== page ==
Cylinder stroke: 18" (45.72 cm)
Wheel arrangement: 2-6-0+0-6-2
Roadworthy weight: 69t
Water capacity: 1680 gal (7,637.43 l)
Built in 1951 to a gauge of 3', this Ruston diesel locomotive or rail tractor operated on the State Electricity Commission of Victoria’s Kiewa scheme. Some years later, it was regauged to 2'6" and was operated by the Melbourne & Metropolitan Board of Works. In 1977, it was taken to the P.B.P.S. Steam Museum and stored until 1978 when it was taken to the Emerald Carriage Workshops. Later in 1983 it was returned to service as NRT1 following the V.R. classification procedure as a narrow-gauge rail tractor, but it had number plates installed and was painted Hawthorn green. It will eventually be painted the red of V.R. rail tractors with the number & class painted on in black.
Built to 3'6" gauge in 1968 by the Tasmanian Government Railways and numbered V12, ownership of this Diesel Mechanical locomotive was transferred to Australian National Railways (Tas.) in 1978. It was withdrawn and sold to the E.T.R.B. in 1983, regauged to 2'6" in 1984 and arrived at Emerald Carriage Workshops where it was rebuilt. It was returned to service in 1987 and was renumbered D21 to follow traditional V.R. numbering & classification procedure and given traditional V.R. number plates, but was given an inauthentic livery of Hawthorn green. It has since been repainted the traditional Blue & Gold of V.R. diesel locomotives.
Built to 3'6" gauge in 1970 this Diesel Hydraulic locomotive entered service for the Queensland Railways where it remained until withdrawn in 1994. Purchased by the E.T.R.B. in 1995, it was converted to 2'6" gauge in Queensland and transported to Belgrave in 1996 for overhaul. It re-entered service later in 1996, although instead of receiving a V.R. type classification & number and V.R. style livery, it retained its Q.R. number of DH59 and its Q.R. livery minus the Q.R. logo, but has since been repainted the traditional Blue & Gold of V.R. diesel locomotives and reclassified DH31.
Built in 1926 for the West Melbourne site of the Metropolitan Gas Company, and issued to traffic the same year this saddle tank locomotive was named “Sir John Grice” in 1928. It was withdrawn from traffic in 1941 and stored until sold privately in 1962. In 1965 it was sold again and went to the Whistle Stop Amusement Park in Frankston and again stored until bought at auction by the P.B.P.S. in 1974 and put on static display in the Steam Museum. Restoration started in 1978 and it was returned to service in 1981 painted light green with yellow lining. It is temporarily renamed “Thomas the Tank Engine” with a fibreglass “Thomas” body cover each time it appears in the “Thomas the Tank Engine” shows at Emerald station.
Built in 1886 for the West Melbourne site of the Metropolitan Gas Company, as a four-wheel tank locomotive similar to 986 (see below) and named “John Benn”. It was withdrawn from service in the 1930s and stored until sold privately in 1962. It was rebuilt by its new owners in the style of an American locomotive of the 1880s and was used for some years at Walhalla. It currently has the name “J.C. Rees” and is used for the 861 Footplate Experience.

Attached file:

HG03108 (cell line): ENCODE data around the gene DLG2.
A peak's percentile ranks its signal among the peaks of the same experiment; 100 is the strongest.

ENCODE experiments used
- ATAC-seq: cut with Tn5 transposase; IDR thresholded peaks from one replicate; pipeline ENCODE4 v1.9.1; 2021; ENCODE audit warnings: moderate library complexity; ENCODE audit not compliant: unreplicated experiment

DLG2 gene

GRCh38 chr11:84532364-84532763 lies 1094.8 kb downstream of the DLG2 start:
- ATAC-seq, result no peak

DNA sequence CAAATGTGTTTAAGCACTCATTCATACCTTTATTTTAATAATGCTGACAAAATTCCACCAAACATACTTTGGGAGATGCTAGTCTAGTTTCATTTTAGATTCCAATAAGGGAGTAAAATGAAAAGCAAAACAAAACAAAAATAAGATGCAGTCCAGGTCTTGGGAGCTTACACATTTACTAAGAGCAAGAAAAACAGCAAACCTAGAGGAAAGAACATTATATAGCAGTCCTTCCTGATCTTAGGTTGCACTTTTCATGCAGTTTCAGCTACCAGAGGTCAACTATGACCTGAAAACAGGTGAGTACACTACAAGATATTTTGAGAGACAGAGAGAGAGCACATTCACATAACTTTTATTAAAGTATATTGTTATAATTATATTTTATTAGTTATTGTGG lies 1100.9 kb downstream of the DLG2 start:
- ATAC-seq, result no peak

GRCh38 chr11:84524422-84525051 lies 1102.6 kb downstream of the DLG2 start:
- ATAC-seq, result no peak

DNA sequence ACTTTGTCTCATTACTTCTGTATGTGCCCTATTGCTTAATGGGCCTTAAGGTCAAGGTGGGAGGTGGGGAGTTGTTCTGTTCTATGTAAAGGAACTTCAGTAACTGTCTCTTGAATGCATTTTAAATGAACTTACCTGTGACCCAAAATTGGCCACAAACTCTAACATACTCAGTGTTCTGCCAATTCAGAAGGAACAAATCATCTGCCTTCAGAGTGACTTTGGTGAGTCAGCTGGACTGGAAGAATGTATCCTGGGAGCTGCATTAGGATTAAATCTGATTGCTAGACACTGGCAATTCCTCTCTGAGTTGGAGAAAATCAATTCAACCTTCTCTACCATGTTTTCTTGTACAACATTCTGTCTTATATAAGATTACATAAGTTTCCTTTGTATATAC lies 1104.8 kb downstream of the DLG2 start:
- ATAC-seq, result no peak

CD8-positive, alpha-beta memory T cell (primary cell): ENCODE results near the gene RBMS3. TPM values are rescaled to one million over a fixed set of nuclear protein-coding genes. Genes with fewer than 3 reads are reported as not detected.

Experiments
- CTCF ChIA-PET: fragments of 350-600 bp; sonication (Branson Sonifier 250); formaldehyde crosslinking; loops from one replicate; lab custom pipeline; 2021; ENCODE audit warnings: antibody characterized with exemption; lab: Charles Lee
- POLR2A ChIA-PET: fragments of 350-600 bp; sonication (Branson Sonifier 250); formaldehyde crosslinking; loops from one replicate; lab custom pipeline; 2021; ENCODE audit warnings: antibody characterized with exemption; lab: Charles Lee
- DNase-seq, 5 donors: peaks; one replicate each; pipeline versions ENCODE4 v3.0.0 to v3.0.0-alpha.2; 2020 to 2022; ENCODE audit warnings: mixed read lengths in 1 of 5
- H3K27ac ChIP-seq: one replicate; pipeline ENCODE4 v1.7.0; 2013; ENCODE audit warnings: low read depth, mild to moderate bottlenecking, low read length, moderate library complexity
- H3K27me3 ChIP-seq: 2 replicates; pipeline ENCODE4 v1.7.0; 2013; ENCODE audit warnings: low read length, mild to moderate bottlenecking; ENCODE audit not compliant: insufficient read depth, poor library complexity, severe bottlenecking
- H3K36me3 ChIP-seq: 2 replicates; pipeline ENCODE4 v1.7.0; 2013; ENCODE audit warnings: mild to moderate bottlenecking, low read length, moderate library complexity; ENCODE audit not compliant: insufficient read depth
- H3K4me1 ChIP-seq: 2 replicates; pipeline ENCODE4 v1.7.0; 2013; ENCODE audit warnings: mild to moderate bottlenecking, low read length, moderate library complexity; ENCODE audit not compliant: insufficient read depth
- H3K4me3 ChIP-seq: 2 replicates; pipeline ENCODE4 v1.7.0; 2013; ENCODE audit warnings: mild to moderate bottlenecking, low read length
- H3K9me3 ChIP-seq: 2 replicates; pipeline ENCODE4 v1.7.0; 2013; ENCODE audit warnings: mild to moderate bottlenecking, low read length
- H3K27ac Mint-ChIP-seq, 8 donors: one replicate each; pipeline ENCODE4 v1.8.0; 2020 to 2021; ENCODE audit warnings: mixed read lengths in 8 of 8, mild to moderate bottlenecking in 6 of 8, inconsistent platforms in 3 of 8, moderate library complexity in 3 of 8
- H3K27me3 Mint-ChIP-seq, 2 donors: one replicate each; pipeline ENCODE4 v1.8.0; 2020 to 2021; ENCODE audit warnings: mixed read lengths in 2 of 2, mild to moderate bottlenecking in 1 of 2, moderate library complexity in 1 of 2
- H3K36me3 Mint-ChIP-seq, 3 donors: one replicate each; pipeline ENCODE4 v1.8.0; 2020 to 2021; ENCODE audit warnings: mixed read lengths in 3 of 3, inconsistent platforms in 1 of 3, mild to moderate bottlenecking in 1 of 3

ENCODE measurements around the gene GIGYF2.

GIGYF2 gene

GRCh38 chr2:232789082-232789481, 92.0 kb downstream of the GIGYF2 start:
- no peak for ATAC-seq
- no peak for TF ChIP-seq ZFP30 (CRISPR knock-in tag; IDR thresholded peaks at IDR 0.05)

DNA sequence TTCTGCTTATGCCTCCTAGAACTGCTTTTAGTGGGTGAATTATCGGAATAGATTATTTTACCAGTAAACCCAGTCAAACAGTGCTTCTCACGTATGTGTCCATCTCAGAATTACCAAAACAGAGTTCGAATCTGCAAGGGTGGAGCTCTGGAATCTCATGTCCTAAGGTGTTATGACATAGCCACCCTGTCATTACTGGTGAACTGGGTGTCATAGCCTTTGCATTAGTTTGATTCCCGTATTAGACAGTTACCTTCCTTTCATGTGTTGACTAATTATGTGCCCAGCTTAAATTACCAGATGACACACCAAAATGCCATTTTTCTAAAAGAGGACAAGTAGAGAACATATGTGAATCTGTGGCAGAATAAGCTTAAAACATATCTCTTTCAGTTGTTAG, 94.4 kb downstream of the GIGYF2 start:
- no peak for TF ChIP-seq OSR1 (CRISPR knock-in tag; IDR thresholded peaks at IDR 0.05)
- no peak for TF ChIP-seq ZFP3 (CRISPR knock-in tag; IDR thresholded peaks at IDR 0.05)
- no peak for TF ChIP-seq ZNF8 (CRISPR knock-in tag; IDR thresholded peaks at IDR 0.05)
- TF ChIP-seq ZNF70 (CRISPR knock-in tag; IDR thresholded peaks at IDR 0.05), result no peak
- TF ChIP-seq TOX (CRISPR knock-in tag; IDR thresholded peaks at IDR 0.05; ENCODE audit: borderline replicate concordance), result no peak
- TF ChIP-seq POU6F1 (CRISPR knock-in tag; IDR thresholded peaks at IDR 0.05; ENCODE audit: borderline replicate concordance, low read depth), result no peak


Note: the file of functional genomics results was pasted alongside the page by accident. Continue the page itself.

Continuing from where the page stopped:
Built in 1889 for the West Melbourne site of the Metropolitan Gas Company, it is a four-wheel tank locomotive and was named “Carbon”. It was withdrawn from service in the 1930s and stored until sold privately in 1962. For a few years in the 1960s it was used on a circle of track at Walhalla, before going to the Whistle Stop Amusement Park in Frankston.
Built in 1928 for the Forests Commission of Victoria and painted all-over black with the name CLIMAX painted on the sides of the cab in white block letters, this locomotive was issued to the Tyers Valley tramway which branched off the Moe to Walhalla line at Collins Siding. This locomotive was withdrawn from service in 1949 following the closure of the tramway and in 1950 it travelled from Tyers Junction to Collins Siding to Erica where it remained stored until 1965. Loaned to the Puffing Billy Preservation Society for its Steam Museum, it was taken to Menzies Creek in 1965 where it remained until 1982 when the Emerald Tourist Railway Board bought it and transferred it to Belgrave for restoration. It was returned to service for special use on the Belgrave to Gembrook line in 1988 painted in its original all-over black livery, except that the word “Climax” on the sides of the cab was now painted in the style of the Climax Manufacturing Co., a style that this locomotive had never carried.
Built in 1928 for the Forests Commission of Victoria, this petrol rail tractor was issued to the Tyers Valley tramway that branched off the Moe to Walhalla line at Collins Siding. Following the closure of this tramway in 1949, it travelled from Tyers Junction to Collins Siding to the Forest Commission’s sawmill at Erica. From here it was taken to Walhalla in 1971 for the Walhalla & Thomson River Steam Tramway, but was never used. In 1974, it was sold to the Puffing Billy Preservation Society and stored at Emerald until restoration to original condition commenced in 1987 and was completed in 2000.
Sources— Steam On The Two Foot Six Vol. 1, Locomotives—by Peter Medlin.
Heritage Standards Manual—Puffing Billy Railway.